Vitamin D deficiency and insufficiency may have “substantial” accelerating effects on cognitive decline in the elderly, says a new study from UC Davis and Rutgers University.
Low levels of the sunshine vitamin were associated with a three times faster rate of cognitive decline than those with adequate vitamin D levels, according to findings published in JAMA Neurology .
The low vitamin D levels were associated with impaired performance, particularly in domains such as memory loss that are associated with Alzheimer’s disease and dementia, added the researchers.
“We expected to see declines in individuals with low vitamin D status,” said Charles DeCarli, director of the the UC Davis Alzheimer’s Disease Center. “What was unexpected was how profoundly and rapidly [low vitamin D] impacts cognition.”
The researchers said their findings amplify the importance of identifying vitamin D insufficiency among the elderly, particularly high-risk groups such as African-Americans and Hispanics, who are less able to absorb the nutrient from its most plentiful source: sunshine. Among those groups and other darker-skinned individuals, low vitamin D should be considered a risk factor for dementia, they added.
The sunshine vitamin
Vitamin D refers to two biologically inactive precursors - D3, also known as cholecalciferol, and D2, also known as ergocalciferol. Both D3 and D2 precursors are transformed in the liver and kidneys into 25- hydroxyvitamin D (25(OH)D), the non-active 'storage' form, and 1,25-dihydroxyvitamin D (1,25(OH)2D).
While our bodies do manufacture vitamin D on exposure to sunshine, the levels in some northern countries are so weak during the winter months that our body makes no vitamin D at all, meaning that dietary supplements and fortified foods are seen by many as the best way to boost intakes of vitamin D.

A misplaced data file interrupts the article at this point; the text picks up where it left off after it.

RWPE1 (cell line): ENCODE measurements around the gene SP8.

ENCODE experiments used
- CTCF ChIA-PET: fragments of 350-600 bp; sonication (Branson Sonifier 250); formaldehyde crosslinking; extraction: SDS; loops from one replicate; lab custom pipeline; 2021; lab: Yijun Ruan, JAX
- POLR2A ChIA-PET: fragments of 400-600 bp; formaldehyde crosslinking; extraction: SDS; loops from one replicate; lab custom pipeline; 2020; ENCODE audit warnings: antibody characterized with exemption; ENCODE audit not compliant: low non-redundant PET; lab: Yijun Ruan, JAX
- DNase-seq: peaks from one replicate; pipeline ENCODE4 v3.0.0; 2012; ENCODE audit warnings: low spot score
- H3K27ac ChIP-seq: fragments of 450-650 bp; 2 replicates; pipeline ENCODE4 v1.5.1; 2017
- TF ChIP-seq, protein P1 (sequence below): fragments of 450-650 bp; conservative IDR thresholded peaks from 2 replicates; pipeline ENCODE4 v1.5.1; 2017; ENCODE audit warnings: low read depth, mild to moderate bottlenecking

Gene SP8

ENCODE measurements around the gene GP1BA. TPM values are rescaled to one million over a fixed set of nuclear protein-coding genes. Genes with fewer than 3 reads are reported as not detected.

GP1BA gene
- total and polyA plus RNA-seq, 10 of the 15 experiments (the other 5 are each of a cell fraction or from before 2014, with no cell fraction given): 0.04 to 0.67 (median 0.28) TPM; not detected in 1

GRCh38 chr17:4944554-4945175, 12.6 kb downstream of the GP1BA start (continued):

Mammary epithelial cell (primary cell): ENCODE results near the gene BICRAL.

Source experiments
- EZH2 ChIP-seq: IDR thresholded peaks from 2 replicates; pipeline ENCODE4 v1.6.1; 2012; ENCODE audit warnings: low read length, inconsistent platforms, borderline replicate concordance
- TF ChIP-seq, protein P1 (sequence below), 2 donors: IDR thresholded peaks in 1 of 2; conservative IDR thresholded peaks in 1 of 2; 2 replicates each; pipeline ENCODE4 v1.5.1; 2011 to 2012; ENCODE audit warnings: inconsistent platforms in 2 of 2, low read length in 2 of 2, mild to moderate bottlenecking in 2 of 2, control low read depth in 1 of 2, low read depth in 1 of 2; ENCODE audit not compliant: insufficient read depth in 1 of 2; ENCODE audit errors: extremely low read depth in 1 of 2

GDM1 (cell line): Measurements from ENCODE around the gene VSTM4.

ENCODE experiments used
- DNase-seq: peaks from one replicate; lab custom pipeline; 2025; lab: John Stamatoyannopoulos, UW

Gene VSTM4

“This work, and that of others, suggests that there is enough evidence to recommend that people in their 60s and older discuss taking a daily vitamin D supplement with their physicians,” added Joshua Miller, professor in the UC Davis Department of Pathology and Laboratory Medicine at the time when the research was conducted and now professor and chair of the Department of Nutritional Sciences at Rutgers University..
“Even if doing so proves to not be effective, there’s still a very low health risk to doing it.”
Dr Miller and his co-workers analyzed data from 382 racially and ethnically diverse men and women (mean age of 76) in Northern California participating in longitudinal research at the Alzheimer’s Disease Center in Sacramento. Of the participants, 41% were white, 30% were African American, 25% were Hispanics, and 4% were from other racial/ethnic groups. The participants were either cognitively normal, or had mild cognitive impairment or dementia.
Baseline data showed that 26% of the participants were vitamin D deficient, while 35% were insufficient. Among Caucasians, 54% had low vitamin D, compared with 70% of African-Americans and Hispanics.
The rate of cognitive decline was found to be two-to-three times faster in the vitamin D deficient people over five years of study, compared to people with adequate serum vitamin D levels. In other words, it took only two years for the deficient individuals to decline as much as those with adequate vitamin D declined during the five-year follow-up period.
“Our data support the common occurrence of vitamin D insufficiency among older individuals,” wrote the authors in JAMA Neurology .
“In addition, these data show that African American and Hispanic individuals are more likely to have vitamin D insufficiency or deficiency. Independent of race or ethnicity, baseline cognitive ability, and a host of other risk factors, vitamin D insufficiency was associated with significantly faster declines in both episodic memory and executive function performance, which may correspond to elevated risk for incident Alzheimer disease dementia.
“Given that vitamin D insufficiency is medically correctable, well-designed clinical trials that emphasize enrollment of individuals of nonwhite race/ethnicity with hypovitaminosis D could be useful for testing the effect of vitamin D replacement on dementia prevention.”
Dr DeCarli added: “This is a vitamin deficiency that could easily be treated and that has other health consequences. We need to start talking about it. And we need to start talking about it, particularly for people of color, for whom vitamin D deficiency appears to present an even greater risk.”